A single, unitary approach to state public employee compensation, benefits, and work rules will ensure efficiency, lower cost, and will provide greater management flexibility.
This reform will end "forum shopping," wherein the unions can lobby the Legislature for benefits that they couldn't get from the executive branch.
Old regulations need to be replaced or simply abandoned, allowing the negotiated contracts and the forty years of modern labor laws to govern. Changing civil service law to give managers greater control would allow for the introduction of modern fair evaluation and reward systems to be applied while eliminating the archaic work rules and reduction in force regulations.
Christie will end pension abuses starting by the removal of more than 300 political appointees who are a part of the pension system by virtue of being paid to attend monthly meetings of boards and commissions of which they are members.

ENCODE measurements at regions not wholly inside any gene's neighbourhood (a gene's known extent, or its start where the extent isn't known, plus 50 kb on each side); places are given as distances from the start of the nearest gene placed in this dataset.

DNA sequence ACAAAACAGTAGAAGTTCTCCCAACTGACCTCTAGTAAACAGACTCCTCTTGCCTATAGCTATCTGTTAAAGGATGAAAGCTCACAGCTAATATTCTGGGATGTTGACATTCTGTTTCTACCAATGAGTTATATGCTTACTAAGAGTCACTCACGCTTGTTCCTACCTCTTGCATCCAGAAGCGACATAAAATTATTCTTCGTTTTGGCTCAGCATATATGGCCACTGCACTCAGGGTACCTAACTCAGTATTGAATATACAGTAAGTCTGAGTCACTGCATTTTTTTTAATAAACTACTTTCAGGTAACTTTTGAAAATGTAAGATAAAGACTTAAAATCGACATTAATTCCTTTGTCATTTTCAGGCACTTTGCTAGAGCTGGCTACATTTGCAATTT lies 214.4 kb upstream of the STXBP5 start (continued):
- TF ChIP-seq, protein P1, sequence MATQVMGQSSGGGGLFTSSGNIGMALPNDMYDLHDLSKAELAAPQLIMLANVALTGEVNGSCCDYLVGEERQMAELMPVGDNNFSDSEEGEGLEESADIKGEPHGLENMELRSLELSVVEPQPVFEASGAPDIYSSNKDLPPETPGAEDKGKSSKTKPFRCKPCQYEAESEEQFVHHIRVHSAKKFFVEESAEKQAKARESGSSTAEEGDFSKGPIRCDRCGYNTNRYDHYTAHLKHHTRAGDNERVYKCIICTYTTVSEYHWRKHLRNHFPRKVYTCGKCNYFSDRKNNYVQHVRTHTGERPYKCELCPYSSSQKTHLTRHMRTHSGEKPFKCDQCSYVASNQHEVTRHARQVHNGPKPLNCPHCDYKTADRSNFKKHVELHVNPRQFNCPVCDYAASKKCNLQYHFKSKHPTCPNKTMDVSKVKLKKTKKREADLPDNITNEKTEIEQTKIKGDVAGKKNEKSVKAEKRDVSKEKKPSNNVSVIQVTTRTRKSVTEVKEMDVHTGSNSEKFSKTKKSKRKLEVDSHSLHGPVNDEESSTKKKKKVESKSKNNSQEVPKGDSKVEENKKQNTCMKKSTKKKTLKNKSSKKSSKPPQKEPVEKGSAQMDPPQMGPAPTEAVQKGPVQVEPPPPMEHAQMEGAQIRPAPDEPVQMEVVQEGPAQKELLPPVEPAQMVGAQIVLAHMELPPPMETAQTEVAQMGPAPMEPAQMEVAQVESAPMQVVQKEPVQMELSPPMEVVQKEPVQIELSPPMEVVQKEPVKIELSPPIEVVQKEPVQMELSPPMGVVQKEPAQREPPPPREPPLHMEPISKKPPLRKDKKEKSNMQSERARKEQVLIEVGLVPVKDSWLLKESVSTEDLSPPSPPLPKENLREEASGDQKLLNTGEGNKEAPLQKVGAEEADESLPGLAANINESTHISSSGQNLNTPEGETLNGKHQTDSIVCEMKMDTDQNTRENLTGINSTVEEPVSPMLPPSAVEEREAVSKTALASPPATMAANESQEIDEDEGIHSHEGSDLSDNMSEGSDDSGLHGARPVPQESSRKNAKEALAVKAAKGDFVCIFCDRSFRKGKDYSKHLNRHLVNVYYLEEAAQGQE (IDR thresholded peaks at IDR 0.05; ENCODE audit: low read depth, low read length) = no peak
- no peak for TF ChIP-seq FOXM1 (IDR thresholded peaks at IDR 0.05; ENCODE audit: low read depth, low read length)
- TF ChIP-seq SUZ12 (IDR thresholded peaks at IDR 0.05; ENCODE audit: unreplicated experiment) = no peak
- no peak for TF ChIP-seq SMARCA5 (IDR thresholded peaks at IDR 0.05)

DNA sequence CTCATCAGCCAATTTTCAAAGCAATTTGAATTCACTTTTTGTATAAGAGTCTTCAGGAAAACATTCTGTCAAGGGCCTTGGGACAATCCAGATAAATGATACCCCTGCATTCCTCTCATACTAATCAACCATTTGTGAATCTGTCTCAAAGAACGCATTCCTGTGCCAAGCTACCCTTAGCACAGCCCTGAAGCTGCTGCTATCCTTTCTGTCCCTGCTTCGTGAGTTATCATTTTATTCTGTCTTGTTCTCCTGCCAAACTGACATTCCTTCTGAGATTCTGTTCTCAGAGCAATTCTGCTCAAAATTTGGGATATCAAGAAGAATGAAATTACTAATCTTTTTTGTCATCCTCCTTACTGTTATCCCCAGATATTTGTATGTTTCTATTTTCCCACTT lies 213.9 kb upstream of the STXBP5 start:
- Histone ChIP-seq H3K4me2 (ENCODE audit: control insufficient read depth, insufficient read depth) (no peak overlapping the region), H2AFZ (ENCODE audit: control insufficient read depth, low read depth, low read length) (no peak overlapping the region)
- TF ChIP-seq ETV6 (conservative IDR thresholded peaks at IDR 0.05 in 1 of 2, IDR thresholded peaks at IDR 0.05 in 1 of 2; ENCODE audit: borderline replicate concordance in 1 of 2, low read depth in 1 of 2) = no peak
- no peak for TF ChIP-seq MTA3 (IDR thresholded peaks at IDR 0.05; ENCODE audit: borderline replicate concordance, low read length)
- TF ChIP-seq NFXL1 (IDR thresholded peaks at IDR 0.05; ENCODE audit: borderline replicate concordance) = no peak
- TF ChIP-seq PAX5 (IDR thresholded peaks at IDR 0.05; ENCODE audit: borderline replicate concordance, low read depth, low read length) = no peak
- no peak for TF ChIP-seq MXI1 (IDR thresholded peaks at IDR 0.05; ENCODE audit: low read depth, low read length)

Close defined benefit plans for new employees will be replaced with defined contribution plans. Fairness and common sense says we should bring public employee compensation and benefits in line with employees who have defined contribution plans, such as federal government employees.
The Christie administration will eliminate pension and health benefits for all part-time employees and political appointees. Currently an employee who only receives only $5,000 annually must be enrolled in the state's public employee pension plan. Only full-time employees should qualify for a public pension.
Require all new state hires and state employee retirees to contribute to their health insurance costs.